This story is by Maggie Bowling and was part of our 2016 Winter Writing Contest. You can find all the Winter Writing Contest stories here.
The pounding stops long enough for Sarah to at least open her eyes and look around her room.
Her things are intact. The cinderblock walls are free of hairline cracks, as much as the weak light will reveal. The small metal bookshelf still boasts an assortment of escapist paperbacks. And most importantly, Sarah’s tablet—her lifeline to another world—is unharmed and functional. Just to be sure, Sarah taps it and the screen glows to life. She sighs.
A knock sounds on the thin aluminum door. “Sarah? Are you okay in there?”
It is Dean, the team lead. Sarah walks over to the door and pulls it open. “That was a big one.”
He stands taller than the doorframe, and easy in his own skin, the years he has done this job sitting well on him. His grin is quick and meant to encourage, but it doesn’t stick. “Yes. But it also sounded farther away. Don’t you think?”
“No,” Sarah said, her eyebrows raised. “But I appreciate your optimism.”
She steps away from the door to allow Dean inside her room. He holds a flashlight aloft and shines it across the walls and corners, as she had done. “Your walls look fine,” he fixes his gaze on her. “Are you ready to go?”
A medium-sized roller suitcase is parked next to the narrow, less-than-twin-sized bed. A faded Vans backpack leans against the extended handle. “Yes,” she bites her lip for a second. “But are you sure I should? I mean, don’t you need me to…”
Dean places a hand on her shoulder. He is a comfortable age for an older brother or an uncle, and he wears the persona well, especially to a staff with an average age of twenty-three. “Sarah, of course you are vital to the camp. All of us are. But you’ve been here for six months without a break, which is three months longer than you’re supposed to be. It’s Christmas. Go home. See your family. Go to Starbucks, go shopping, or go to a bar with some frat boy you dated in college. While you’re there, you’ll remember why you’re here, and you’ll come back refreshed.”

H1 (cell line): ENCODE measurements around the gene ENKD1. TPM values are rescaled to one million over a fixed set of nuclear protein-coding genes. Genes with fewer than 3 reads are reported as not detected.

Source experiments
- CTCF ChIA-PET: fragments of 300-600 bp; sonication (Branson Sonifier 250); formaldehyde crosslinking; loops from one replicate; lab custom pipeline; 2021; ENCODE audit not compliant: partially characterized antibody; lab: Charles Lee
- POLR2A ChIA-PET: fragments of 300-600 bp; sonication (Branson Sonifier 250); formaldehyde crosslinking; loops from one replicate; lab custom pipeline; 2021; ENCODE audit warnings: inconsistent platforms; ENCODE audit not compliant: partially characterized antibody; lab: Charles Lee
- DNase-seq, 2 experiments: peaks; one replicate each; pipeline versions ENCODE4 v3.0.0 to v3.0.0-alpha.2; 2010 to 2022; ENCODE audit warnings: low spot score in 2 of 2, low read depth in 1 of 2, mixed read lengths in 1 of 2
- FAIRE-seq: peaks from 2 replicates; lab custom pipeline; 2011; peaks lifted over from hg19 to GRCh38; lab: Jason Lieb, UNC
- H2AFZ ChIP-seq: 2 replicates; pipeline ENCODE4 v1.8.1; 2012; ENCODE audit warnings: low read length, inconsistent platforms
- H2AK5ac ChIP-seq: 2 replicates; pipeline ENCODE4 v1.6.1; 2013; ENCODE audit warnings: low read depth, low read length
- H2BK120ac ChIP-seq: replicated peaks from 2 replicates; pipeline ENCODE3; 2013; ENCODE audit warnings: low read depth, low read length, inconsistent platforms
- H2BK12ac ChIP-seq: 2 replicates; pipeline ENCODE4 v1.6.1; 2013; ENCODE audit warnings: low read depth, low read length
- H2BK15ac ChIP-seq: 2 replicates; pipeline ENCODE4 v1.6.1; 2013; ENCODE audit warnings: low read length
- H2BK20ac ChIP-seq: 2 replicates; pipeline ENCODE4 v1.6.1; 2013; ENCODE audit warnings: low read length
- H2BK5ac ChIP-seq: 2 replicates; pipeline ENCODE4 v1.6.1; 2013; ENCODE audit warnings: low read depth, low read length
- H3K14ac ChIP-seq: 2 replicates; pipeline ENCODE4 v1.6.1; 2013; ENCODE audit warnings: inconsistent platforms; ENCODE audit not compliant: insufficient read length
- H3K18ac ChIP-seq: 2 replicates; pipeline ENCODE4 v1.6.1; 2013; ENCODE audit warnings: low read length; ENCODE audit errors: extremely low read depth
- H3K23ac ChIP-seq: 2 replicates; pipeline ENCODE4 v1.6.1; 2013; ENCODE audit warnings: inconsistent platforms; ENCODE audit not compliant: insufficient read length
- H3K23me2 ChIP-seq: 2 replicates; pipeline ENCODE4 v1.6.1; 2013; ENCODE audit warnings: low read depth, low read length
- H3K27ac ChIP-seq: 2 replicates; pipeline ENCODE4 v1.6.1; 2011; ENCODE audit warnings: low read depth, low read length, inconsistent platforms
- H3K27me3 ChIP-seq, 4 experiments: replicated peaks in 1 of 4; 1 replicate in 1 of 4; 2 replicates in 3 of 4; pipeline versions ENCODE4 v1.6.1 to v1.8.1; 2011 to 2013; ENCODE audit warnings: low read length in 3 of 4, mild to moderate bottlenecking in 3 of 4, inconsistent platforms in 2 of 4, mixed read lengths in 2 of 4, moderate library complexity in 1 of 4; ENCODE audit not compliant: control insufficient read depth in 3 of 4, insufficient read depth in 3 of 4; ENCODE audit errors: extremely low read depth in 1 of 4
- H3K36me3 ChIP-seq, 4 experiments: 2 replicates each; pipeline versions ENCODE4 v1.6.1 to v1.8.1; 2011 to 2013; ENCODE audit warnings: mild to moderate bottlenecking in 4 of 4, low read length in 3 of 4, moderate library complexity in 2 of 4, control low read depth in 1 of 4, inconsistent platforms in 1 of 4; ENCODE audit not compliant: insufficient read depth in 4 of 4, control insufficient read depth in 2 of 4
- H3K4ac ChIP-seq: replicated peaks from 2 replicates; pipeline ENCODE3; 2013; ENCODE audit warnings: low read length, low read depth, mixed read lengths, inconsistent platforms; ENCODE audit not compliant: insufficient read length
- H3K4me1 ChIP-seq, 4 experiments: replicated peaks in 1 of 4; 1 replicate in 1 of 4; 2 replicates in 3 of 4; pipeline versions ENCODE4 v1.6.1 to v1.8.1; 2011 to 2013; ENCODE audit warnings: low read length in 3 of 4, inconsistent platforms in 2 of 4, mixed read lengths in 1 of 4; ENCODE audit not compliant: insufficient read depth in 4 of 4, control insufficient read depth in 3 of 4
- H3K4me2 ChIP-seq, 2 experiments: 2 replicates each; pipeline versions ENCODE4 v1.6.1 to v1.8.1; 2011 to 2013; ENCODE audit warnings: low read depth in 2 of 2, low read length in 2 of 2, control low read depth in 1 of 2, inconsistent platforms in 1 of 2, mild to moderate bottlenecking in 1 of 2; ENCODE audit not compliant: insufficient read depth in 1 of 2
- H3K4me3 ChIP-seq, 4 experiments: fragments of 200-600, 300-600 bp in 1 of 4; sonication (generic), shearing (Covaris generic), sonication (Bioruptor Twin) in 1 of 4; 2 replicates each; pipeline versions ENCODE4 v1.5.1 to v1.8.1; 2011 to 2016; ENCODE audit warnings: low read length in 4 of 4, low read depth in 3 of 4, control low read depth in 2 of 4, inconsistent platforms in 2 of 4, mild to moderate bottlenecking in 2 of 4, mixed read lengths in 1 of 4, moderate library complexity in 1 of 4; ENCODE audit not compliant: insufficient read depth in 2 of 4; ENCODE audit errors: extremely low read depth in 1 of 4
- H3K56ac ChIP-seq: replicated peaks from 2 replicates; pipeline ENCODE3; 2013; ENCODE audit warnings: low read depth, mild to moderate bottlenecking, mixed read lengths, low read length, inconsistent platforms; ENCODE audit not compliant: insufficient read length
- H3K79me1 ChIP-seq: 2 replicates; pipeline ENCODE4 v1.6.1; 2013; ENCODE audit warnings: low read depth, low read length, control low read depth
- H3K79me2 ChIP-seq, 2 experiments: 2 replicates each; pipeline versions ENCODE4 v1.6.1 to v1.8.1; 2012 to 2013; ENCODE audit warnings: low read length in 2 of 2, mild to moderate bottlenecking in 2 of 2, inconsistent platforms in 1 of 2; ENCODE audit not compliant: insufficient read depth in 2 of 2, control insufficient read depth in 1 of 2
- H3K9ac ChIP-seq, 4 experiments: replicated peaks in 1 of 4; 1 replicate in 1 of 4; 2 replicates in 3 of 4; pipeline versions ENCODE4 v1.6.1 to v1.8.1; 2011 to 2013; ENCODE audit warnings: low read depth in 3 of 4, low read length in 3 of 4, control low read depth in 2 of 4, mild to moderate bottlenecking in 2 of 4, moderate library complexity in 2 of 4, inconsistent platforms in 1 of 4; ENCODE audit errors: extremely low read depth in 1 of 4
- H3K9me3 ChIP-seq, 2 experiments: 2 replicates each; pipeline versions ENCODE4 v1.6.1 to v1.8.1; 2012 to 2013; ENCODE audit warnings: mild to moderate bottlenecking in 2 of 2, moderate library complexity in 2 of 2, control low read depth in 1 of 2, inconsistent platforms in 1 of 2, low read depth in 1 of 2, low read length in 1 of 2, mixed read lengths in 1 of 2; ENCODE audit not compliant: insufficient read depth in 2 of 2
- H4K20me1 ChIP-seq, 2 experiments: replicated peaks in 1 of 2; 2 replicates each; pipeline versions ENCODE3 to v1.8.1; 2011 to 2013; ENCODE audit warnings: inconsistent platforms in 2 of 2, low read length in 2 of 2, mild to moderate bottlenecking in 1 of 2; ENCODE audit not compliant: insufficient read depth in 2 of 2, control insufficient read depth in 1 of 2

It was hard to think of those things—Starbucks, really?—while Sarah stood just miles from so much devastation and sadness, but the rule Dean had cited–all NGO workers must exit the camp for two weeks or more every three months for a respite—is undeniable.
“Yeah, sure,” she said. “I’ll go. But don’t you think Starbucks is pushing it?”
A grin spreads across his face. “You know you will. Enjoy every overpriced sip, and don’t think about how your Gingerbread Latte could buy twenty pounds of rice.”
She throws her hands up. “See! That’s the kind of thing I’m talking about! You can’t just…”
Dean laughs and squeezes her shoulder. “Kidding, I’m kidding. When you do what we do, you have to have balance, you know. We hold in tension the life we know exists back home, and the one we live when we’re here. They are both real. We can’t deny America just because of what exists in Iraq. Right?”
The pep talk has ended; he drops his hand and turns away, affecting the brisk movement and ability to shift into action that makes him a good leader. “The car will be here in fifteen minutes. It’s supposed to park at the mess hall. You’ll be fine from there.”
She watches him go. At the door, Dean pauses and glances over his shoulder at her. “Merry Christmas, kid.”
When he is gone, Sarah sits on the bed to wait, but the minutes seem interminably slow. The Wi-Fi is out, so she can’t check her messages. Most likely, her mother has sent her a dozen by now, asking for updates on her progress, the forty-eight hour journey from Iraq to Chicago. In this moment, suspended between her two worlds, the anxiety spent on her behalf would be a comfort.
There is a scratch at her door. She stands. “Dean?”
The aluminum sheet creaks open once more, revealing a small child. Sarah’s weak lamp barely illuminates the girl’s wide dark eyes and round cheeks. “Farrah. Here, come on in.”
Sarah beckons with her hand, and Farrah rushes to her side, wrapping her thin brown arms around Sarah’s waist.
“Boom,” she whispers.
“Yes,” Sarah pats her back and lifts her onto the bed. “Your English lessons have at least taught you that important word, huh?”